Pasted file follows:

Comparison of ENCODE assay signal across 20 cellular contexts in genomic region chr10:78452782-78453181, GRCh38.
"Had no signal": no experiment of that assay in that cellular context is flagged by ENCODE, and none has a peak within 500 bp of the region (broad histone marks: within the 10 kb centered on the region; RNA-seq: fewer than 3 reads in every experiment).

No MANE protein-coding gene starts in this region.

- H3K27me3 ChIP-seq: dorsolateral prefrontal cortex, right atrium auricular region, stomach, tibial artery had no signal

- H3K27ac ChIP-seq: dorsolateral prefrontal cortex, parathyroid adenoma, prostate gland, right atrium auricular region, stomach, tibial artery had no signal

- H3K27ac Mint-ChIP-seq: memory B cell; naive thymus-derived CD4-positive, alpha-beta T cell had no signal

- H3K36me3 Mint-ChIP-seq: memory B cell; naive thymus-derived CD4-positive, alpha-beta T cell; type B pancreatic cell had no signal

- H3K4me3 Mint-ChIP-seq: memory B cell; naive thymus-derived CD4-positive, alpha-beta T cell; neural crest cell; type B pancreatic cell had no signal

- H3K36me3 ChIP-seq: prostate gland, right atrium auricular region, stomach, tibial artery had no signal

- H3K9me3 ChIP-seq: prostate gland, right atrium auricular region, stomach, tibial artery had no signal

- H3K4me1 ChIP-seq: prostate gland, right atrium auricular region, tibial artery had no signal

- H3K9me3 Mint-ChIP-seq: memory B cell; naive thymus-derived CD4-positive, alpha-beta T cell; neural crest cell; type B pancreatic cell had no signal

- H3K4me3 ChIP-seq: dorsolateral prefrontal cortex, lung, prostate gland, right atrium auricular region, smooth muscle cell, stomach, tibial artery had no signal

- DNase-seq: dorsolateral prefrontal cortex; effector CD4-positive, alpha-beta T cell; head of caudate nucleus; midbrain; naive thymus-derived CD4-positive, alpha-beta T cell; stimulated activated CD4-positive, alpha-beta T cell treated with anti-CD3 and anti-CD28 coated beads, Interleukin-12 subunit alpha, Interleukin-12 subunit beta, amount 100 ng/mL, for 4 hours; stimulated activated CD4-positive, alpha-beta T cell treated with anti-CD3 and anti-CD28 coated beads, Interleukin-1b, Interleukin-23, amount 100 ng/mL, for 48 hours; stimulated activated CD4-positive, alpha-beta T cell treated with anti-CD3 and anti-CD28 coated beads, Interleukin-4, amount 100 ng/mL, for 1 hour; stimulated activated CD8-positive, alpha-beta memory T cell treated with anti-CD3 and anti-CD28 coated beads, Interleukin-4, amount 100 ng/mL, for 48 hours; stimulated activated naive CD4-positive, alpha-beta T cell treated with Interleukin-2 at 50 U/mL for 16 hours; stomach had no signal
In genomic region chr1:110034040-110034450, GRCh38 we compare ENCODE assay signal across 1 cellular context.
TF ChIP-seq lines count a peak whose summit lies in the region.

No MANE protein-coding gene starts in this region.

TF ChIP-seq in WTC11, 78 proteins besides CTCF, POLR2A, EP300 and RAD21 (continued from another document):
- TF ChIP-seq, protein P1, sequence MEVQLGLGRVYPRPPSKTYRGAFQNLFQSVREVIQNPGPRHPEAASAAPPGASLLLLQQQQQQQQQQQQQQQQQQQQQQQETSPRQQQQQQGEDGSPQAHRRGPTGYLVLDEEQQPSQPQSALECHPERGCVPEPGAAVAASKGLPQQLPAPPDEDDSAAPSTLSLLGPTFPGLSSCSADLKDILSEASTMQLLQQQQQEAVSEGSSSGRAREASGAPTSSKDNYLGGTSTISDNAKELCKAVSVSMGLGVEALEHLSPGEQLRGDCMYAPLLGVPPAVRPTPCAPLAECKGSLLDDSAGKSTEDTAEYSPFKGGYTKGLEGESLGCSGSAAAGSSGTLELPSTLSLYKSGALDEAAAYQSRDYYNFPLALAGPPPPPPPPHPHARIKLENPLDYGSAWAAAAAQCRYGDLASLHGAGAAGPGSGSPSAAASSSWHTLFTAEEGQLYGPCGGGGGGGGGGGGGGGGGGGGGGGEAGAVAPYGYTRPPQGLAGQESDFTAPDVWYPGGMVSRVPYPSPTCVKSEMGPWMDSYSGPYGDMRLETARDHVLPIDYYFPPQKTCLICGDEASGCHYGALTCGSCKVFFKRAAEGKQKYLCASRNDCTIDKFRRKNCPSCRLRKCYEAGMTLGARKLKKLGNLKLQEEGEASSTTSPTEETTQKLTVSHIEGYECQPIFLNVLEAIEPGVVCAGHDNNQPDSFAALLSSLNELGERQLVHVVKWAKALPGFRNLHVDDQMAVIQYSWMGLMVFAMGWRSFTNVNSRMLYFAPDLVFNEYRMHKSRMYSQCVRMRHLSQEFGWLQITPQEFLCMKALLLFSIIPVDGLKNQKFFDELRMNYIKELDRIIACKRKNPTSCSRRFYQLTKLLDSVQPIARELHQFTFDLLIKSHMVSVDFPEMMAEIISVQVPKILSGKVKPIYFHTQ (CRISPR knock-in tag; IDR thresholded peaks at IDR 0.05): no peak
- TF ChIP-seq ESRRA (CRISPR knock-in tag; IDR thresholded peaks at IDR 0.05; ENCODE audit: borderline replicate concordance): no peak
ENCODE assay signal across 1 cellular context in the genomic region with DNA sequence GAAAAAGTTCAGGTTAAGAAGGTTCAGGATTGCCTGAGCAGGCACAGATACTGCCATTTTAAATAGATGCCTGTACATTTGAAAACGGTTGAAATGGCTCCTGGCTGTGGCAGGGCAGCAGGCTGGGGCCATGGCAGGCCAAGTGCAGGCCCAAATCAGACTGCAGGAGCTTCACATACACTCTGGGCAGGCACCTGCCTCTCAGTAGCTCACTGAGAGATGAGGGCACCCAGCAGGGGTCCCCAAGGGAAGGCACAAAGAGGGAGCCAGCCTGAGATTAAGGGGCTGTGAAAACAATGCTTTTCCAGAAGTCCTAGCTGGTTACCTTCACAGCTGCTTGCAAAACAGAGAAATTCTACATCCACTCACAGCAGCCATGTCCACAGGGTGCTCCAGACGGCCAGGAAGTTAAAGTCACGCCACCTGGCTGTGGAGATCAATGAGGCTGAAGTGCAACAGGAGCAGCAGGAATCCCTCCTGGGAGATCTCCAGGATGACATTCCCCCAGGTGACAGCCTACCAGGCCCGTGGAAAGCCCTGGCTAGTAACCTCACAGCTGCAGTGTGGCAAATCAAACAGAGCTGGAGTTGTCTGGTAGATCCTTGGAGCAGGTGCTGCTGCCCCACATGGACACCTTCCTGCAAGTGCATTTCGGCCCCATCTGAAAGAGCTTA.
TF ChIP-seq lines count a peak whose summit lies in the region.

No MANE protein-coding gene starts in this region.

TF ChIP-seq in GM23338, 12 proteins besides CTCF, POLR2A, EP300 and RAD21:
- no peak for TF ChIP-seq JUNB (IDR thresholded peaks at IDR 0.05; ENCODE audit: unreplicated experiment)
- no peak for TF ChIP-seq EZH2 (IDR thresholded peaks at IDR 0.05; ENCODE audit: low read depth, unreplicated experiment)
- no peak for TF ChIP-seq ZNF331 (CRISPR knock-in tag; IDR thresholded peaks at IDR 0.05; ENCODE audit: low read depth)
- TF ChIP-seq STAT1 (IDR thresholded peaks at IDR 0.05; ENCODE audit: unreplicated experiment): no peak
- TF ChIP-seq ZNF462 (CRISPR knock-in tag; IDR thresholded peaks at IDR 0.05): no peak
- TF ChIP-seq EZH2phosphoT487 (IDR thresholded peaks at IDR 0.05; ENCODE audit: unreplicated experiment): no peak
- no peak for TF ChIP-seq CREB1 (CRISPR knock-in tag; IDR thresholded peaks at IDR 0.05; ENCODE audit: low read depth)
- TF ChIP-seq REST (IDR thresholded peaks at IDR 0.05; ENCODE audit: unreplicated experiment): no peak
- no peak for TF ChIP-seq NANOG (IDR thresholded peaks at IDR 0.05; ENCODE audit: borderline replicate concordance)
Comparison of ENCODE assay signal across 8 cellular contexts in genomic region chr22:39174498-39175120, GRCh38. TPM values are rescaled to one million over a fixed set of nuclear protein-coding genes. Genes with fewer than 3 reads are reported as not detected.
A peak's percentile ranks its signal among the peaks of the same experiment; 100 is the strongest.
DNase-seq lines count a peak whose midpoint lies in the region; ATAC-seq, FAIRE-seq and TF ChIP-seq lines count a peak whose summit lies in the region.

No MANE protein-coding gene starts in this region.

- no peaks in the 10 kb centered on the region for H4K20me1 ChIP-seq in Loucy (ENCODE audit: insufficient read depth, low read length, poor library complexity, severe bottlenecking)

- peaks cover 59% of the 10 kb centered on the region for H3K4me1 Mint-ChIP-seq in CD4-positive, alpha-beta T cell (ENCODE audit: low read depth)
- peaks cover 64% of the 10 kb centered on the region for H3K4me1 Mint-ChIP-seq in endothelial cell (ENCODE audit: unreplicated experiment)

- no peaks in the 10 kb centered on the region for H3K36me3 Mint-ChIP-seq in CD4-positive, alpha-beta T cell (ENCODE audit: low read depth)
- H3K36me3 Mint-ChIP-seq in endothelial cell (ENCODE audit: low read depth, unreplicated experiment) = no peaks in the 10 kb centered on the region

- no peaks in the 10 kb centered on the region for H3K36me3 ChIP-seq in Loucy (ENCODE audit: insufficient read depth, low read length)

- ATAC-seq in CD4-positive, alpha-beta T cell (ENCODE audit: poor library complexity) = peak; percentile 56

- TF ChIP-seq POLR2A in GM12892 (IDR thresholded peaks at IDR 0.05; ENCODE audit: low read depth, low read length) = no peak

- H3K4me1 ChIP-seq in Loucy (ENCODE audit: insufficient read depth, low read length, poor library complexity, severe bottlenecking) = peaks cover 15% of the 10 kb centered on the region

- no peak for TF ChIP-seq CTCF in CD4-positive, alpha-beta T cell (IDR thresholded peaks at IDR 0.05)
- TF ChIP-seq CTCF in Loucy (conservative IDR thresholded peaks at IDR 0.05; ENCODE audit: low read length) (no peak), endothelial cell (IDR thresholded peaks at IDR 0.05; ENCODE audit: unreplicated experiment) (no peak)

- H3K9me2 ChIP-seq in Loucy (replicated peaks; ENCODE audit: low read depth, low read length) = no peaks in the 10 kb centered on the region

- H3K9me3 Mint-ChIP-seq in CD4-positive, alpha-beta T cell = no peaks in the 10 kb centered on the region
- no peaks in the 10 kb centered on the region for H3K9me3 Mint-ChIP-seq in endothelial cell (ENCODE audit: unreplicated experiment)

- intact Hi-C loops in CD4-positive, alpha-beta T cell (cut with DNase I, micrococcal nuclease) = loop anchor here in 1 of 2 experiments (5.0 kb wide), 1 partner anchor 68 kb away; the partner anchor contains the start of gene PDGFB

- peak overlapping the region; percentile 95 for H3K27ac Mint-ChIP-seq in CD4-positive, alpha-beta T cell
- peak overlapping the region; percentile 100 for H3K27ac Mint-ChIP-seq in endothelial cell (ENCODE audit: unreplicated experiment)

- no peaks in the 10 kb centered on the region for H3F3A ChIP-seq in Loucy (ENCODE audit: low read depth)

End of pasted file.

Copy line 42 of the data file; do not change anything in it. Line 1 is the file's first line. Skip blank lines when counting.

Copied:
- H3K36me3 Mint-ChIP-seq in endothelial cell (ENCODE audit: low read depth, unreplicated experiment) = no peaks in the 10 kb centered on the region